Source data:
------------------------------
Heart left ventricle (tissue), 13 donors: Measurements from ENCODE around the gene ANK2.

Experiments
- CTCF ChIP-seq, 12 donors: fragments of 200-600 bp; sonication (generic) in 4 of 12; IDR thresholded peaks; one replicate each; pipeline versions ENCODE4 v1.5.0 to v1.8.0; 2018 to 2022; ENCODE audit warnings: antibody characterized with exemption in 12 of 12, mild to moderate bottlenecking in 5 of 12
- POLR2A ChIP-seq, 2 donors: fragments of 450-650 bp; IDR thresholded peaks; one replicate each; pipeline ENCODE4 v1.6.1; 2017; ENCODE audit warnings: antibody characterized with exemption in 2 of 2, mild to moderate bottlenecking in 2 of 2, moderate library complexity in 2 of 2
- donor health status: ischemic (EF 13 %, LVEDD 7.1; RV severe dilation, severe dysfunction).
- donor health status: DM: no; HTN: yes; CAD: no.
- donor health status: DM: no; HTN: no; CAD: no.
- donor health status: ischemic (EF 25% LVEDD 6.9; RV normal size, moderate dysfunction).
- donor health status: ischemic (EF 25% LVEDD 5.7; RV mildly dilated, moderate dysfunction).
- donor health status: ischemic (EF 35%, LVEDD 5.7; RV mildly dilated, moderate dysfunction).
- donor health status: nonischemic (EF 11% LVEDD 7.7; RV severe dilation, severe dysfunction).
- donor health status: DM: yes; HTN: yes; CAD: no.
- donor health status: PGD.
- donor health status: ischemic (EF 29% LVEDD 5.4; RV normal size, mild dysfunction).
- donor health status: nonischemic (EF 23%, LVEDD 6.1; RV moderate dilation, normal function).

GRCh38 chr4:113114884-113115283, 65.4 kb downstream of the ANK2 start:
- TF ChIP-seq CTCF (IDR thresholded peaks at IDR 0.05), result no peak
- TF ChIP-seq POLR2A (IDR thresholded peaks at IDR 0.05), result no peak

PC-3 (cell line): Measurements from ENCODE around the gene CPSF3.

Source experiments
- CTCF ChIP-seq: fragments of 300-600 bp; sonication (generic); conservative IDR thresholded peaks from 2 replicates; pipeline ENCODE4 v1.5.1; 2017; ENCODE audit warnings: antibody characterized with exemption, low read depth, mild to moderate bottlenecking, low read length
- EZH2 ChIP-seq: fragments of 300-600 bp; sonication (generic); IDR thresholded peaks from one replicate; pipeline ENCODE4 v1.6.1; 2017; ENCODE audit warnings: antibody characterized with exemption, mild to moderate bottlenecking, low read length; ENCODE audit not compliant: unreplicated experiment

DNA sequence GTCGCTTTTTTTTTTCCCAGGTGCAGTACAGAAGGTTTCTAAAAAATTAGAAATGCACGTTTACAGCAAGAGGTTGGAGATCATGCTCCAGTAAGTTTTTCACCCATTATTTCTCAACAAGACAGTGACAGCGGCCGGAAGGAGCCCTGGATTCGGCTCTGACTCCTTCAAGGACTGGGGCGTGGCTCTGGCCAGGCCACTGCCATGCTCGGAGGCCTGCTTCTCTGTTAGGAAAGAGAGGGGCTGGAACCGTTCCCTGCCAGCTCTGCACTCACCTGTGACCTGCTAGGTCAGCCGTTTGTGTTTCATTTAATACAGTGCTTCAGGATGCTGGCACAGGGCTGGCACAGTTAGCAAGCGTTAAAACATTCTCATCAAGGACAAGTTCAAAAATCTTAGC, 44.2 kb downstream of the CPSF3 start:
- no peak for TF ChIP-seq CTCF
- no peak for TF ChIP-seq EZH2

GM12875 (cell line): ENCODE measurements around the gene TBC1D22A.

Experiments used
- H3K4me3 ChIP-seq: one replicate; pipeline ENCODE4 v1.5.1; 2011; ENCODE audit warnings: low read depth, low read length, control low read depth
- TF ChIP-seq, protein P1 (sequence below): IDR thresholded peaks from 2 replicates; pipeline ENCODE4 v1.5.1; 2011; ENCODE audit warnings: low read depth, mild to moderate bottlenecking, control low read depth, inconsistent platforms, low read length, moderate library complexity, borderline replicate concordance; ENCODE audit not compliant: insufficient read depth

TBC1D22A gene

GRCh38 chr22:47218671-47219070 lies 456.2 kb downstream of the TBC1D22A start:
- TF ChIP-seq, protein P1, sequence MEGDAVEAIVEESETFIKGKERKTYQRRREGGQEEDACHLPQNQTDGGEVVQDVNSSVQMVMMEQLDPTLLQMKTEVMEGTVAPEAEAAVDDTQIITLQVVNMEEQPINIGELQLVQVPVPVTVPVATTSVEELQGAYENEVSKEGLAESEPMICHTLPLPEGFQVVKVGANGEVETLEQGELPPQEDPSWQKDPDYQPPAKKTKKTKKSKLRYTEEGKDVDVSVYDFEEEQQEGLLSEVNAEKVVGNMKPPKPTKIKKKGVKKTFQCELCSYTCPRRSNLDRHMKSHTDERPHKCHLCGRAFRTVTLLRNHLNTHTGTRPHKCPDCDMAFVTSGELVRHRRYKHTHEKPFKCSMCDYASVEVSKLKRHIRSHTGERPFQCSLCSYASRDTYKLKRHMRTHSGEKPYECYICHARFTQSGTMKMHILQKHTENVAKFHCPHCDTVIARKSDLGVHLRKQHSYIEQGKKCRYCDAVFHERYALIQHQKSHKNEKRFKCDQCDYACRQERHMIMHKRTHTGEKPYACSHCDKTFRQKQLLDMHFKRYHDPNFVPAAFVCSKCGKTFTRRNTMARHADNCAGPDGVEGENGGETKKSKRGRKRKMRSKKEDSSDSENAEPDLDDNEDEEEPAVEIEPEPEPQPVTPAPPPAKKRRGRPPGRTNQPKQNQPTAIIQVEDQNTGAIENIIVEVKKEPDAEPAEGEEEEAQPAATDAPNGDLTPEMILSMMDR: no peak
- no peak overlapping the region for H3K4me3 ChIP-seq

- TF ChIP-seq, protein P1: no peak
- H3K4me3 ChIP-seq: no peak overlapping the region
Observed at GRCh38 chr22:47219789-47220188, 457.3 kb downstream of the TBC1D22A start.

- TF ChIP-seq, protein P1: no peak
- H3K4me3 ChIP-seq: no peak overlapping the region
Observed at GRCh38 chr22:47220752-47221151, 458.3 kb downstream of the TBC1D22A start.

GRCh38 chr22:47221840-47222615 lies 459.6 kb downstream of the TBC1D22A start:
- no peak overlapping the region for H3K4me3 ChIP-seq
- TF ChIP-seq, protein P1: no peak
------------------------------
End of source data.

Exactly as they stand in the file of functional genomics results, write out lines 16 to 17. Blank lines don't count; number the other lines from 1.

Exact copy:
GRCh38 chr4:113114884-113115283, 65.4 kb downstream of the ANK2 start:
- TF ChIP-seq CTCF (IDR thresholded peaks at IDR 0.05), result no peak